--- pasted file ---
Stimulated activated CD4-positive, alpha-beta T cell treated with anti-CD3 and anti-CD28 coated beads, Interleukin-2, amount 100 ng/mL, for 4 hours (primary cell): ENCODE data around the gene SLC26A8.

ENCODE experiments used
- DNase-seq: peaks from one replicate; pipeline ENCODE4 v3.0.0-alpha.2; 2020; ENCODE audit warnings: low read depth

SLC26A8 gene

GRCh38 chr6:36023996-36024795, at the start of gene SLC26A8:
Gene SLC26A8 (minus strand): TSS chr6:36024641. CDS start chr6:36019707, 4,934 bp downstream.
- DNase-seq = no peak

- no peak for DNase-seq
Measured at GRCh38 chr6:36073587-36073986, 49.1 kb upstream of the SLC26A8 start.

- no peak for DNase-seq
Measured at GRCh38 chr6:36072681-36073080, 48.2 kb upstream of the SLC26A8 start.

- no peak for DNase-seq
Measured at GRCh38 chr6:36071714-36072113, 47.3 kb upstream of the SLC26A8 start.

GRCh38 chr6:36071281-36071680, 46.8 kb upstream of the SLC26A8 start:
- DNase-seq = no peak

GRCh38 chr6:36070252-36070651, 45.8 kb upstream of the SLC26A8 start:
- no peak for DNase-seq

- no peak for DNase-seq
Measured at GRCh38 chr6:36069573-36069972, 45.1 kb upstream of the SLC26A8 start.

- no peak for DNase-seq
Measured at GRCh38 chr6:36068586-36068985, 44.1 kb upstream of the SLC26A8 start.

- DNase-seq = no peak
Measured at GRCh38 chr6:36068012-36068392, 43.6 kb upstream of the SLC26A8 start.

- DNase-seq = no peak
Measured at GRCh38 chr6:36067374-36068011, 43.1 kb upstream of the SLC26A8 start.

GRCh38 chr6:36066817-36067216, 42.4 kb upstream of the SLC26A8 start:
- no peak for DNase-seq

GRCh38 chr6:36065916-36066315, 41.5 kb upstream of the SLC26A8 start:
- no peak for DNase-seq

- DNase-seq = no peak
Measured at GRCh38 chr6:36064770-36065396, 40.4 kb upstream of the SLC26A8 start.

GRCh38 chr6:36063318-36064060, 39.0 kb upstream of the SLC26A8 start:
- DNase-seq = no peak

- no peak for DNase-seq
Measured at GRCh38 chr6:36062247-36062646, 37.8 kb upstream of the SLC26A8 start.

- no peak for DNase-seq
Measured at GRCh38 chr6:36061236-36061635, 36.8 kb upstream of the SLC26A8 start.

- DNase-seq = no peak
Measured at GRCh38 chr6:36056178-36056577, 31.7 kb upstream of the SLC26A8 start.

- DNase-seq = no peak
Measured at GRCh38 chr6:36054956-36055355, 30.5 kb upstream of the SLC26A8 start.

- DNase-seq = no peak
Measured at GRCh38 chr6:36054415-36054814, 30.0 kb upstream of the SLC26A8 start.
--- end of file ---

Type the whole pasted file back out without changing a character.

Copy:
Stimulated activated CD4-positive, alpha-beta T cell treated with anti-CD3 and anti-CD28 coated beads, Interleukin-2, amount 100 ng/mL, for 4 hours (primary cell): ENCODE data around the gene SLC26A8.

ENCODE experiments used
- DNase-seq: peaks from one replicate; pipeline ENCODE4 v3.0.0-alpha.2; 2020; ENCODE audit warnings: low read depth

SLC26A8 gene

GRCh38 chr6:36023996-36024795, at the start of gene SLC26A8:
Gene SLC26A8 (minus strand): TSS chr6:36024641. CDS start chr6:36019707, 4,934 bp downstream.
- DNase-seq = no peak

- no peak for DNase-seq
Measured at GRCh38 chr6:36073587-36073986, 49.1 kb upstream of the SLC26A8 start.

- no peak for DNase-seq
Measured at GRCh38 chr6:36072681-36073080, 48.2 kb upstream of the SLC26A8 start.

- no peak for DNase-seq
Measured at GRCh38 chr6:36071714-36072113, 47.3 kb upstream of the SLC26A8 start.

GRCh38 chr6:36071281-36071680, 46.8 kb upstream of the SLC26A8 start:
- DNase-seq = no peak

GRCh38 chr6:36070252-36070651, 45.8 kb upstream of the SLC26A8 start:
- no peak for DNase-seq

- no peak for DNase-seq
Measured at GRCh38 chr6:36069573-36069972, 45.1 kb upstream of the SLC26A8 start.

- no peak for DNase-seq
Measured at GRCh38 chr6:36068586-36068985, 44.1 kb upstream of the SLC26A8 start.

- DNase-seq = no peak
Measured at GRCh38 chr6:36068012-36068392, 43.6 kb upstream of the SLC26A8 start.

- DNase-seq = no peak
Measured at GRCh38 chr6:36067374-36068011, 43.1 kb upstream of the SLC26A8 start.

GRCh38 chr6:36066817-36067216, 42.4 kb upstream of the SLC26A8 start:
- no peak for DNase-seq

GRCh38 chr6:36065916-36066315, 41.5 kb upstream of the SLC26A8 start:
- no peak for DNase-seq

- DNase-seq = no peak
Measured at GRCh38 chr6:36064770-36065396, 40.4 kb upstream of the SLC26A8 start.

GRCh38 chr6:36063318-36064060, 39.0 kb upstream of the SLC26A8 start:
- DNase-seq = no peak

- no peak for DNase-seq
Measured at GRCh38 chr6:36062247-36062646, 37.8 kb upstream of the SLC26A8 start.

- no peak for DNase-seq
Measured at GRCh38 chr6:36061236-36061635, 36.8 kb upstream of the SLC26A8 start.

- DNase-seq = no peak
Measured at GRCh38 chr6:36056178-36056577, 31.7 kb upstream of the SLC26A8 start.

- DNase-seq = no peak
Measured at GRCh38 chr6:36054956-36055355, 30.5 kb upstream of the SLC26A8 start.

- DNase-seq = no peak
Measured at GRCh38 chr6:36054415-36054814, 30.0 kb upstream of the SLC26A8 start.